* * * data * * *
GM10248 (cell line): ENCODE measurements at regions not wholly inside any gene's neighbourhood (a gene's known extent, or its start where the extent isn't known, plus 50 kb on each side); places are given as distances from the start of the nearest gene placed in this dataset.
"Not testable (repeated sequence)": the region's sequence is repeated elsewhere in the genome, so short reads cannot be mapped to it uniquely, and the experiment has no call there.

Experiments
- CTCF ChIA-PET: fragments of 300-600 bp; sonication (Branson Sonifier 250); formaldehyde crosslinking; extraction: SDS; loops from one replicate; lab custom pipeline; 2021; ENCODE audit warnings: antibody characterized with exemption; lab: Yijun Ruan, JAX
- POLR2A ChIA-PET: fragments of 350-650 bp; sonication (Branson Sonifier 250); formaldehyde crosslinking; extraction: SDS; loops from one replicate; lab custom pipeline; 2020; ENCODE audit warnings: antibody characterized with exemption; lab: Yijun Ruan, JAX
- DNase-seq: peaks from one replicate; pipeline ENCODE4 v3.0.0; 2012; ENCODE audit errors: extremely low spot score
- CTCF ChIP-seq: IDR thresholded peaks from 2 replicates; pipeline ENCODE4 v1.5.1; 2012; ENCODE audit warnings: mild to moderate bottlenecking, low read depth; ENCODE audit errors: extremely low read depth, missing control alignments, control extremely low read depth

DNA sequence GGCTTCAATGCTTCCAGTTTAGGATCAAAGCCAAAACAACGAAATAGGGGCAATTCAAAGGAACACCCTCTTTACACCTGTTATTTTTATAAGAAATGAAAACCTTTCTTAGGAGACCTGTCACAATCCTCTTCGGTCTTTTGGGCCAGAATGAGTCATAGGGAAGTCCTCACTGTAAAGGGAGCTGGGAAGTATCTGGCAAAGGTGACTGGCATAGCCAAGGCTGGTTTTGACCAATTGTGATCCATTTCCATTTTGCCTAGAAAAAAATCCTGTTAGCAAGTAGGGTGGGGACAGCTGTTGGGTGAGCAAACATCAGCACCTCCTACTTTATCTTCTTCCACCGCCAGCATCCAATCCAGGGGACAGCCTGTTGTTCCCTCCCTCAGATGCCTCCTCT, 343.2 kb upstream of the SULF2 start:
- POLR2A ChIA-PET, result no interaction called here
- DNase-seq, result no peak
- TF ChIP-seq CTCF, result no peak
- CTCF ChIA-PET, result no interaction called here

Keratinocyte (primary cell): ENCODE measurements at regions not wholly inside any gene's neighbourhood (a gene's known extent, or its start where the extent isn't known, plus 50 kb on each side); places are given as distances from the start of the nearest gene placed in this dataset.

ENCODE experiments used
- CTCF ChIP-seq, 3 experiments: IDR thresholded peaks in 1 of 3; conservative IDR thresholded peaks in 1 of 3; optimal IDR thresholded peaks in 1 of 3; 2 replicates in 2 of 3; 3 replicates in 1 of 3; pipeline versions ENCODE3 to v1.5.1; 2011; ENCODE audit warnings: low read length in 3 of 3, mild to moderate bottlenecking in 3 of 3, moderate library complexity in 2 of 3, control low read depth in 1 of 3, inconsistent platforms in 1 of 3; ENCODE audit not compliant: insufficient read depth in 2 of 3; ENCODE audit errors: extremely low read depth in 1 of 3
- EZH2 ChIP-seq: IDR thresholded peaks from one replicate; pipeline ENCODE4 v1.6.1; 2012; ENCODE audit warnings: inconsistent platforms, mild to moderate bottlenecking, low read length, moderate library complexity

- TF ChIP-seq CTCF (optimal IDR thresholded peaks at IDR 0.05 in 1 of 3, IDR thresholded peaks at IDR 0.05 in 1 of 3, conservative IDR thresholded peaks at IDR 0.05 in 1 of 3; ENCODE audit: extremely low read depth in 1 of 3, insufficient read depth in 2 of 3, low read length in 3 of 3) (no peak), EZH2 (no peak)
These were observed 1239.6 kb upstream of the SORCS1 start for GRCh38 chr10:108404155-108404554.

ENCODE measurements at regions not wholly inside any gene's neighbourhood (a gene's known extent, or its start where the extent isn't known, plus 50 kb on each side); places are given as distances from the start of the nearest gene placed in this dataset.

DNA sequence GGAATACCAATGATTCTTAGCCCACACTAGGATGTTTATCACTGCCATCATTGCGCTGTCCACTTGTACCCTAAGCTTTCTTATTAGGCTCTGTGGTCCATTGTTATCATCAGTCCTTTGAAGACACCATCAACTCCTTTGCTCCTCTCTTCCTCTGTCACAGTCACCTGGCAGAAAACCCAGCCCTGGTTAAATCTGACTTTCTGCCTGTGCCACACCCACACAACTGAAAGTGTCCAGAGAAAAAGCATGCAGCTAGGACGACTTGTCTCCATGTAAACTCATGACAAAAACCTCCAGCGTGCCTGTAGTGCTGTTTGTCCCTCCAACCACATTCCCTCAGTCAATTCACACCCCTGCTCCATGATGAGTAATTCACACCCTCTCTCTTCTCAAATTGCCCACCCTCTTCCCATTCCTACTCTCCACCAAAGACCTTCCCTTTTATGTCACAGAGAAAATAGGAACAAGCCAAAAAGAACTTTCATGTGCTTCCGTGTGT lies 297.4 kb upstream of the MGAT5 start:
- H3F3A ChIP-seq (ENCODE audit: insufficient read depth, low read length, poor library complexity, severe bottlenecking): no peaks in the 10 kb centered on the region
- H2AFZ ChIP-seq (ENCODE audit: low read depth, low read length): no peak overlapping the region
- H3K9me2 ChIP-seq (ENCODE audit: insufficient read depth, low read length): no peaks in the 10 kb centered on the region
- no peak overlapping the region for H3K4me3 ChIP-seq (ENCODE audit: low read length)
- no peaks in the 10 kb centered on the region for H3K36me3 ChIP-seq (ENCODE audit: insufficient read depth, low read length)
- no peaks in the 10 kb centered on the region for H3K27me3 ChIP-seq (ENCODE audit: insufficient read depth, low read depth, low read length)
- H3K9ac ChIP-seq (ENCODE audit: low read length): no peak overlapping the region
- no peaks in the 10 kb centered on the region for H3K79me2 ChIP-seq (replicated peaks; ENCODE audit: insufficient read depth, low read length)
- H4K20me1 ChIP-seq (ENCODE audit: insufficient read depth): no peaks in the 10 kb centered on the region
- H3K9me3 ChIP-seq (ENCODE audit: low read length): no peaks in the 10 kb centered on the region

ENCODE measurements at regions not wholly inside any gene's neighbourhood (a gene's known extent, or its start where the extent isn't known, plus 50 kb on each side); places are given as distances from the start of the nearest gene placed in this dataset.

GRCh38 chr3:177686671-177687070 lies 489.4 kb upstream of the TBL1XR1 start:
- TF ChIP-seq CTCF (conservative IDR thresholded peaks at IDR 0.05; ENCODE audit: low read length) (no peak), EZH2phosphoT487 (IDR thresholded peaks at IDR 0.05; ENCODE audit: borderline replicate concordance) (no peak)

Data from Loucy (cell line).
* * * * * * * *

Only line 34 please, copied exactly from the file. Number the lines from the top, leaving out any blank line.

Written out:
Data from Loucy (cell line).